Stacking is a 2011 adventure puzzle game developed by Double Fine Productions. Designed by Tim Schafer (known for his work on the Monkey Island games and Grim Fandango) and Lee Petty, it is one of the most intriguing games I’ve stumbled across in a while where the player must utilize Russian matryoshka stacking dolls as a means to solve a various array of puzzles. It is an interesting idea for a game that is finely capitalized on but not one that is designed in such a way as to elicit any major excitement or glean any profound brilliance.

Stacking takes place in a fictional Victorian London setting. The player controls Charlie, the youngest and smallest doll of the Blackmore family, who sets off to rescue his four imprisoned siblings and chimney sweep father from an evil industrialist and child labor enforcer named the Baron. As Charlie, the player can stack inside dolls that are one size larger than him and so forth, gaining control of the doll’s movement and unique ability. It is not the size of the dolls themselves (most of the time), but rather the abilities in which the doll characters possess that are the player’s main tool in solving the puzzles.

The main game consists of four areas in which the player is prompted to explore in a startlingly open-world-esque fashion. Activities include tasks (which make up the true “main” game) each one containing multiple solutions, collecting “unique dolls” — simply by jumping inside them, and hi-jinks: a list of mischievous duties intended for the player to perform specific actions while operating a particular doll.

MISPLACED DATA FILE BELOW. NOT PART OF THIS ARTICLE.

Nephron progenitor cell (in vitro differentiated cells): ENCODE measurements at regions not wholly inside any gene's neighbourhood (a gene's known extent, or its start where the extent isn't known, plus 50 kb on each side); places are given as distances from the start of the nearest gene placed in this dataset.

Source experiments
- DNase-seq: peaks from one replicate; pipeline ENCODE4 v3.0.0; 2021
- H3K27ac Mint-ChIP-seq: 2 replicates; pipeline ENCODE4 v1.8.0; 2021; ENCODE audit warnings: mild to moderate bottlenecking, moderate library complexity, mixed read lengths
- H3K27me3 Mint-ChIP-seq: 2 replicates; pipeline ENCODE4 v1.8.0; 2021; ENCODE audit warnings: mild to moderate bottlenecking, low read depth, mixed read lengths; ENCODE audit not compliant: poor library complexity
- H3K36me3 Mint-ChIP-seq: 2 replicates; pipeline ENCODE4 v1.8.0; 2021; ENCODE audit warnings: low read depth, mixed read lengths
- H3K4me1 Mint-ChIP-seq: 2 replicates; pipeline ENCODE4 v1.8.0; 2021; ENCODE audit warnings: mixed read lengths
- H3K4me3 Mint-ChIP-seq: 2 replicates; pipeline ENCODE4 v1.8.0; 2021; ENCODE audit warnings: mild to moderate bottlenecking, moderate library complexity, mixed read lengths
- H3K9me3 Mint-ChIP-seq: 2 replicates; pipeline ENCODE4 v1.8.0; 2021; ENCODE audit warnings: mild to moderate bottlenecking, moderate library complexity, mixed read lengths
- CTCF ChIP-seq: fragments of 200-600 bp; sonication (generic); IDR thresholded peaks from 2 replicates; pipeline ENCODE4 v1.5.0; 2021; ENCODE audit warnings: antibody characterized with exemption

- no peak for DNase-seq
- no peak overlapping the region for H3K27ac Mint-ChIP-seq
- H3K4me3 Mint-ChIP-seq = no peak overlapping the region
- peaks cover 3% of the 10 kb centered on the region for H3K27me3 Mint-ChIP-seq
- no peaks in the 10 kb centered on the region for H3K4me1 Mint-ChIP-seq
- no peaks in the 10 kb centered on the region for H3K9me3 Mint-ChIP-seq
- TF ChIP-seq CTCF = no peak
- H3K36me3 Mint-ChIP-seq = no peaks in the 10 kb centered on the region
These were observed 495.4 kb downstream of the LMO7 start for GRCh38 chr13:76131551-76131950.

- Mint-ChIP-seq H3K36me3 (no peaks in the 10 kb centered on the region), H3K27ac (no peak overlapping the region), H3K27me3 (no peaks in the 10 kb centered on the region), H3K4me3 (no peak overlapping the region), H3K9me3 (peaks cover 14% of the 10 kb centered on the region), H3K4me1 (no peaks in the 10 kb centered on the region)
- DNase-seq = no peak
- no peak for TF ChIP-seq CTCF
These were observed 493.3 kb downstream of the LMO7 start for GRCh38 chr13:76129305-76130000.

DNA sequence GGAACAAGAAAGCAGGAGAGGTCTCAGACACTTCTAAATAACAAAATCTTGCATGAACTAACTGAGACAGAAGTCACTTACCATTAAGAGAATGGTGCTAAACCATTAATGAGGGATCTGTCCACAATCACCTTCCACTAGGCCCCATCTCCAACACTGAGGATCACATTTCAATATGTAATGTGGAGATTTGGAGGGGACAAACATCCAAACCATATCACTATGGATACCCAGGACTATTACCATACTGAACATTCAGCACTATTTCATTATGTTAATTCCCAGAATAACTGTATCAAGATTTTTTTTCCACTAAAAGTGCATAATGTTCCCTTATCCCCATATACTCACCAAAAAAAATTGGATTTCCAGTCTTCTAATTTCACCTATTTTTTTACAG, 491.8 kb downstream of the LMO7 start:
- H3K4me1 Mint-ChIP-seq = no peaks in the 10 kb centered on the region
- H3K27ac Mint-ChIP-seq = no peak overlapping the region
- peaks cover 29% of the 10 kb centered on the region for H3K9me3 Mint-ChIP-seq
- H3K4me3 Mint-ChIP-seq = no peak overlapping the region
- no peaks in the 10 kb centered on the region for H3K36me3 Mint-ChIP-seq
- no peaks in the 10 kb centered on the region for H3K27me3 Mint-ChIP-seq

Stacking brandishes its own style of puzzles by abandoning conventionality and assumes a real-world logical thinking approach in its problems and solutions (to a cartoonish degree, at least). There is no “move-the-objects-so-that-the-pieces-fit” overarching objective, only a string of scenarios propelling your imagination to do some creative brainstorming and to make some wild assumptions.

I admire Stacking a lot for exhibiting its own brand of puzzle style, but truly warming up to its delights is a little troubling. It never really feels like the player is put to the test to do any serious critical thinking. Most of the puzzles rather feel like a tedious manhunt to find the correct doll for the job. Finding the doll isn’t the fun part of the puzzle, but it’s the thinking process behind what the doll does is.

There is one instance in the final area of the game where the player must blend two dolls’ abilities to accomplish a task. The devs should have definitely crafted more puzzles like this one and perhaps even expand it to three, four plus dolls so that there would be way more flexibility in the game’s cognitive elements. Unfortunately, this idea rarely recurs and what we’re left with is a pretty straightforward puzzle adventure.

Stacking is admittedly difficult to flat-out dislike, though, as there is still plenty of whimsy and flourishing touches in its world design to appreciate. Its enjoyment mostly stems from the side activities — collecting unique dolls and hi-jinks — in which the player is given the playful freedom to roam the opulent locations and tinker with the abilities of the diverse cast of dolls. This is where acts like farting on old people and giving a peacock a wedgie are rewarded.

Overall, Stacking is certainly a highly amusing video game with a delightfully whimsical world that meets expectations but rarely ever exceeds them. Its silent film cutscenes set a diverting tone for a brief game that doesn’t exactly have the best designed puzzles to offer. The puzzles are fine, but again, they don’t exactly require the kind of critical thinking to be considered a classic.


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